There is no market for organs, so my title itself is misleading. US Code, Title 42, Chapter 6A, Subchapter II, Part H, Section 274e states:
It shall be unlawful for any person to knowingly acquire, receive, or otherwise transfer any human organ for valuable consideration for use in human transplantation if the transfer affects interstate commerce. The preceding sentence does not apply with respect to human organ paired donation.
Persons violating this law “shall be fined not more than $50,000 or imprisoned not more than five years, or both.”
So, in order for market forces to be introduced into the organ donation market, the law would have to be changed. The bit above regarding paired human organ donation is discussed in this fascinating episode of Freakonomics radio about systems of exchange where money isn’t allowed to trade hands… for instance, in organ donation. So the question becomes: How can we go about doing that?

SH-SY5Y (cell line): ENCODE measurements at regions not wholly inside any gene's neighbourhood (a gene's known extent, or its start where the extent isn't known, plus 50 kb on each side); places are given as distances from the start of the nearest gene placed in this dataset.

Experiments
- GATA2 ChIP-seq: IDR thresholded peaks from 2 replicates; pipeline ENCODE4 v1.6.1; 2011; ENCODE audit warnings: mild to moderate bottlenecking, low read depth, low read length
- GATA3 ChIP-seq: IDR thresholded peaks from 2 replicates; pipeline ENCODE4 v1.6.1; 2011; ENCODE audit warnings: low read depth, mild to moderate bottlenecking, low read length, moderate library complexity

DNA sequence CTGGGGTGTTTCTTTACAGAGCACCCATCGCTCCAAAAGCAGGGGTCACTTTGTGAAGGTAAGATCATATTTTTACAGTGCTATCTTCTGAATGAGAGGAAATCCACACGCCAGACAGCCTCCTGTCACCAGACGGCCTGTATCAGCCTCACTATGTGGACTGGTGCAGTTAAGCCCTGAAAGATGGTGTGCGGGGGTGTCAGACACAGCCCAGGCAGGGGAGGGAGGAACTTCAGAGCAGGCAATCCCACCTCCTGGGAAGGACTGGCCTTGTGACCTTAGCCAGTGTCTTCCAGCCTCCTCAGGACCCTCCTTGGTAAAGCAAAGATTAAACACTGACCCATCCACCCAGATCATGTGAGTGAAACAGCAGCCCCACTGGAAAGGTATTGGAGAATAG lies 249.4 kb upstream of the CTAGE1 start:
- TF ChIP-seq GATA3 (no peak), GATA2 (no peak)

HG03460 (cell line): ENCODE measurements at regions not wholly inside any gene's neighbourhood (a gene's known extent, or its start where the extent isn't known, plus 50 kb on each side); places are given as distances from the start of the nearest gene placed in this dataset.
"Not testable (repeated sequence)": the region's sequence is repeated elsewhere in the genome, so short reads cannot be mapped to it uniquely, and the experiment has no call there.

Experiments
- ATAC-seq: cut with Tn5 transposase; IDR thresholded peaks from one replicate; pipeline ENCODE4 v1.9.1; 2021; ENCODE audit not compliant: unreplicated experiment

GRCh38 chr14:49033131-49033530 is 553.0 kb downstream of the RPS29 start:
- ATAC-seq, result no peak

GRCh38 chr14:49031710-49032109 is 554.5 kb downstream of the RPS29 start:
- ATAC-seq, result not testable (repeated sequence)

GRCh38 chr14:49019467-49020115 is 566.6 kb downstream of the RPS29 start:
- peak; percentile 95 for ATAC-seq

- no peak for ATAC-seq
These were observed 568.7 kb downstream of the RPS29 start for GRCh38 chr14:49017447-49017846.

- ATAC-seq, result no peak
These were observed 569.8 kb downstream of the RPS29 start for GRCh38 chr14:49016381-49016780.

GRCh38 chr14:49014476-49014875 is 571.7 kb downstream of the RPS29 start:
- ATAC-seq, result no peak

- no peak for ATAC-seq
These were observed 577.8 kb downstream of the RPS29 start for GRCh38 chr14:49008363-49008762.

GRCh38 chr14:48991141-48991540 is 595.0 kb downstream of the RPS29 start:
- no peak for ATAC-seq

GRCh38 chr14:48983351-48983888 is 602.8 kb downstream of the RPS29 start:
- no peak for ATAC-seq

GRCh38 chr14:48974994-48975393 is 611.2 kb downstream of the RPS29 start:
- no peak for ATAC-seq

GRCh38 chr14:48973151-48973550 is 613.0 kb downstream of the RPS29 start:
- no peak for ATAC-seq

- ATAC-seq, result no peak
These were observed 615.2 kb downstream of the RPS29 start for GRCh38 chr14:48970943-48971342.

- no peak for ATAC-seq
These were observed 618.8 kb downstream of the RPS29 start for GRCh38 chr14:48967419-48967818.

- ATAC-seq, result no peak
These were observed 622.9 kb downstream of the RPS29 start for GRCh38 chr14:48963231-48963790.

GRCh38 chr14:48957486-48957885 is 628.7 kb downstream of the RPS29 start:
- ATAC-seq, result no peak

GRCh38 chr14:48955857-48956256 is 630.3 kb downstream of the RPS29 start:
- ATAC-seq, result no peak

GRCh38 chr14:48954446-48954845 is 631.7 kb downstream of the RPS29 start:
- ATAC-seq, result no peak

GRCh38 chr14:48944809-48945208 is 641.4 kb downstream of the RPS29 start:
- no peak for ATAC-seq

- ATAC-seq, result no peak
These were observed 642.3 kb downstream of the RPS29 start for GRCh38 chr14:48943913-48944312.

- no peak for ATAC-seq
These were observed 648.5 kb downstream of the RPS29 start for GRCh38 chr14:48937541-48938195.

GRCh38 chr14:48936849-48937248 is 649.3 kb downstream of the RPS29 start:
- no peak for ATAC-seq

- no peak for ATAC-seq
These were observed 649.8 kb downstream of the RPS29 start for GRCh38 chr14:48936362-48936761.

The first thing we need to tackle is why this law exists in the first place. Ever since organ transplantation became a viable technology there have been people who have been opposed to it for a variety of reasons, starting with religious/spiritual objections, all the way down to the “ick” factor. This in turn has led Congress to pass this law in order to allay people’s fears that the poor could be exploited or that predatory doctors with rich benefactors in need of an organ would prowl the various sick wards of a hospital in search of desperate people in need of a quick buck. Continue reading
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